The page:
The Constitutional Premises of Subnational Self-Government in New Democracies

Paul Blokker


The paper discusses the significance and role of subnational democracy in the context of new European democracies in flux. In a context of fragile democratic traditions, the displacement of national sovereignty, and increasing civic adverseness to national politics, local forms of representative and direct democracy might – in advantageous circumstances – help to re-attach citizens to the democratic process. What is more, enhanced civic input into local and regional policy-making may enhance local capacities and strengthen forms of local cooperation. Subnational democracy might therefore work as a partial antidote to problems of European democracies, and in particular in the post-communist context. Local forms of democratic interaction have particular significance in the new democracies in that legacies of paternalism, hyper-centralized politics, socialist legality, and deeply engrained distrust towards politics tend to discourage democratic participation. Democracy on the local and regional levels is of a particularly intricate nature in that it is dependent on the way it is institutionalized and constitutionalized, and thus on legal guarantees of autonomy as well as on distinct values of self-government as communicated by constitutions. The paper will discuss the promises and problems of subnational democracy, and will subsequently briefly explore the constitutional premises of subnational self-government in the Czech Republic, Hungary, and Poland. The emerging picture shows both an increasing role for subnational self-government and significant hurdles to more widespread democracy on the local level.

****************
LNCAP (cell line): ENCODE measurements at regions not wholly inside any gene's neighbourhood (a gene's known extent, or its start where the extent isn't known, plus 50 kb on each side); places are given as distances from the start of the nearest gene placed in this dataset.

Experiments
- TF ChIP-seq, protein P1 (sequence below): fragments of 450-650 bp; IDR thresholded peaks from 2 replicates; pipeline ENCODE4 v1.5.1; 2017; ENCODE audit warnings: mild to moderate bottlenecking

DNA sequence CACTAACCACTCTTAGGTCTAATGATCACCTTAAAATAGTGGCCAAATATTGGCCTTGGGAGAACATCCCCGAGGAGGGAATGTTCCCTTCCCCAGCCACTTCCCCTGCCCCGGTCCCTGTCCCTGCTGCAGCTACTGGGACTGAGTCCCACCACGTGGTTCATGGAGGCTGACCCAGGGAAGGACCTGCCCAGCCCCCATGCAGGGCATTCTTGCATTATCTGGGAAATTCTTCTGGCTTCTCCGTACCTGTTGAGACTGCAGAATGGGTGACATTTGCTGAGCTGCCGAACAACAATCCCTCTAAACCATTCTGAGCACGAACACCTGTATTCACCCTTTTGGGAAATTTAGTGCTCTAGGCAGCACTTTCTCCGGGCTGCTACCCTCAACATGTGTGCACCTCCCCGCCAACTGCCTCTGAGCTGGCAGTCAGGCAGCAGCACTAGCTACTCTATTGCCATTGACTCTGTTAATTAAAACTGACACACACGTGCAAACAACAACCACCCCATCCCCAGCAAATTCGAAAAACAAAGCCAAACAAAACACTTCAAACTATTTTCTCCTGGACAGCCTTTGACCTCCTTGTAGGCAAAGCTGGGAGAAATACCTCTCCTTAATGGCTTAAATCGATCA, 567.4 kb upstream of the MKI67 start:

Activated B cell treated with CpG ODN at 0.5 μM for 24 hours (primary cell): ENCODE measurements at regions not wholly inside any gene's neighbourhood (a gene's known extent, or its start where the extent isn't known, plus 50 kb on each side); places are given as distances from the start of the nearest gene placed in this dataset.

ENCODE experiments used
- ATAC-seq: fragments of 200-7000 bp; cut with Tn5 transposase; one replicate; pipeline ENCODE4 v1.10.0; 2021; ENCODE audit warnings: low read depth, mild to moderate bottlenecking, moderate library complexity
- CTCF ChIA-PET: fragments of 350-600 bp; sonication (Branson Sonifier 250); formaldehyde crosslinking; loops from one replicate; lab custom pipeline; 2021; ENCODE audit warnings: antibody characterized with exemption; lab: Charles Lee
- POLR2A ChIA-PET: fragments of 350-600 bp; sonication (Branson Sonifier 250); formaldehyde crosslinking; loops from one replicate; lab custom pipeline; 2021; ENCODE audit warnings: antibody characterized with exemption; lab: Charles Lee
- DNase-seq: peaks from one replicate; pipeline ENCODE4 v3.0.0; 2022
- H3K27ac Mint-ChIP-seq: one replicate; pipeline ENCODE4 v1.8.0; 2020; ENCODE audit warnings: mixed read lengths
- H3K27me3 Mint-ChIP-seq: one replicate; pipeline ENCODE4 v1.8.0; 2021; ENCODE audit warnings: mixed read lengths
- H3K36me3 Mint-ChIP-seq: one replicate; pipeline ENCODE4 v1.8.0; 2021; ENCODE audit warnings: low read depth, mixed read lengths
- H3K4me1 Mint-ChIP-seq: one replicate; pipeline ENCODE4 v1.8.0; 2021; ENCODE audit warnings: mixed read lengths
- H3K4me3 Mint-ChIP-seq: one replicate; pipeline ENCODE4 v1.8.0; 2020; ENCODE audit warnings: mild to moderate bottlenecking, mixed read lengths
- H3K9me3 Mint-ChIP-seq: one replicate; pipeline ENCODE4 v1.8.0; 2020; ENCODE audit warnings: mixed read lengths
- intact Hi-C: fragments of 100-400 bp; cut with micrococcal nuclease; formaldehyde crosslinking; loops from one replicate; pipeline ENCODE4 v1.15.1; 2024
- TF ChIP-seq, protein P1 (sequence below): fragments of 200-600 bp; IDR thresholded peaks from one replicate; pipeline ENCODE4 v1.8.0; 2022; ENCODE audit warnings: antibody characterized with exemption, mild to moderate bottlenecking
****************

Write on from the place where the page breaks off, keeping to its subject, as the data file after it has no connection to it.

constitutionalism; East-Central Europe; subnational self-government

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ISSN: 2062-087X

DOI: 10.14267/issn.2062-087X